The same lawyers who appeared in the case represent their clients before a mediator and the litigants are also allowed to participate.

What are the steps in this process that needs to be completed in this process beginning March 15?

As the mediation process is set to begin on March 15, the panel of mediators headed by Justice Kalifulla has to ensure that the parties and their counsels are present at the commencement of the mediation process.

The mediator gives an introduction with his qualifications, establishes his neutrality and reposes faith in the mediation process.

The mediator requests the parties to introduce themselves, attempts to develop a rapport with them and gain their confidence and trust.

The motive is to create a constructive environment conducive to negotiations and motivate the parties for an amicable resolution of disputes.

The mediator confirms that the parties have understood the process and gives them the opportunity to get any doubts clarified.

Statements are also sought from the negotiators. The parties articulate their positions, enabling the other party to understand what they want.

This is followed by a restatement of the problem by the mediator where an attempt is made to incorporate the differing perspectives.

The agenda is set thereafter followed by the mediator providing an opportunity for the parties to hear and understand each other’s perspectives, relationships and feelings.

The petitioner is allowed to explain their case in their own words, followed by the presentation of the case by their counsel and the statement of the legal issues. Similarly, the defendant is allowed to explain their case, followed by the presentation of the case and statement of the legal issues involved by the defendant’s counsel.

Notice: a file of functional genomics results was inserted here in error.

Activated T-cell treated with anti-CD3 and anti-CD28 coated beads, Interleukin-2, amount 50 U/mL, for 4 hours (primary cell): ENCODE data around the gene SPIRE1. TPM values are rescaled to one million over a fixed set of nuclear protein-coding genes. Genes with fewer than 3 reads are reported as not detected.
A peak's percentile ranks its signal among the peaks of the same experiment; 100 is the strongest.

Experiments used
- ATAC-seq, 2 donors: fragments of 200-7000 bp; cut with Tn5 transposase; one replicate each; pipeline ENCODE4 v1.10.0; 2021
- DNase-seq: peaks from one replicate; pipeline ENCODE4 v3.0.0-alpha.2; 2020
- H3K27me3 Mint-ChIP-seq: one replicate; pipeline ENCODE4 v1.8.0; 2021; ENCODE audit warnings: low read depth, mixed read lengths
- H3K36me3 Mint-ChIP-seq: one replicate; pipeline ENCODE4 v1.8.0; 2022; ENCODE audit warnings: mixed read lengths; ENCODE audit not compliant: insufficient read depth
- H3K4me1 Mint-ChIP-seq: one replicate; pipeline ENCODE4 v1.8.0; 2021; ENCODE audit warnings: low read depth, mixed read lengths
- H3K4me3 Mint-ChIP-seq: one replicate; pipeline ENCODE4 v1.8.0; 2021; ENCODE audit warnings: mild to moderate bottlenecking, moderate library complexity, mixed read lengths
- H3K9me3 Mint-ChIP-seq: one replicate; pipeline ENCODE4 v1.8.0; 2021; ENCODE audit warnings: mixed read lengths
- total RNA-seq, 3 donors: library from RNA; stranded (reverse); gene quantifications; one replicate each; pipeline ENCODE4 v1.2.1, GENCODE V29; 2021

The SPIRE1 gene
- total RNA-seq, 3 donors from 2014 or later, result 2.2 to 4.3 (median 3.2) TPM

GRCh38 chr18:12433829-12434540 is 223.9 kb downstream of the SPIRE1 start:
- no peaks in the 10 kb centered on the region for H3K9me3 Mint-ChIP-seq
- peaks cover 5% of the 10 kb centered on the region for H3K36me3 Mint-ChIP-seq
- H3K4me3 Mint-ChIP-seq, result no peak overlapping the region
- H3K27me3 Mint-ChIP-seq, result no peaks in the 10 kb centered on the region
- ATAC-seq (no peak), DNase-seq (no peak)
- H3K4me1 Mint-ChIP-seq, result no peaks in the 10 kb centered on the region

After the joint session, mediator also holds separate sessions. It provides the parties with a forum to further vent their feelings and disclose confidential information they do not wish to share with the other parties.

Mediator also asks effective questions and helping the parties understand the strengths and weaknesses of their cases.

How is a settlement arrived at?

He mediator helps the parties to understand the reality of their situation and give up rigid positions, the mediator creates creative options for settlement.

The parties negotiate through the mediator until a solution mutually acceptable to all the parties involved. The mediator directs the parties to a solution which he believes will satisfy the underlying interests of the parties.

In case mediation fail, the case would be sent back to the referral court, i:e, the supreme court.

The mediator orally confirms the terms the terms of the settlement as a procedural requirement. The parties, with the mediator’s aid, write down the terms of the settlement and sign the agreement. The settlement has the binding nature of a contract and is enforceable in a court of law.

In his closing comment, the mediator thanks the parties for their help and participation in the mediation process.

Is the process confidential?

Process of Mediation in India is completely confidential as any information furnished by any party and a document prepared or submitted is inadmissible and sealed. Any admission made during mediation cannot be used in any other court case and any information provided to the mediator cannot be disclosed to the other party unless the other party specifically permits the mediator to do so. The mediator cannot be called as a witness to testify in any court case and cannot disclose any information related to the proceedings.
| Edited by: Sumedha Kirti
Read full article
Loading...
Next Story
Next Story

Also Watch

facebookTwittergoogleskypewhatsapp

Live TV

Loading...
Countdown To Elections Results
  • 01 d
  • 12 h
  • 38 m
  • 09 s
To Assembly Elections 2018 Results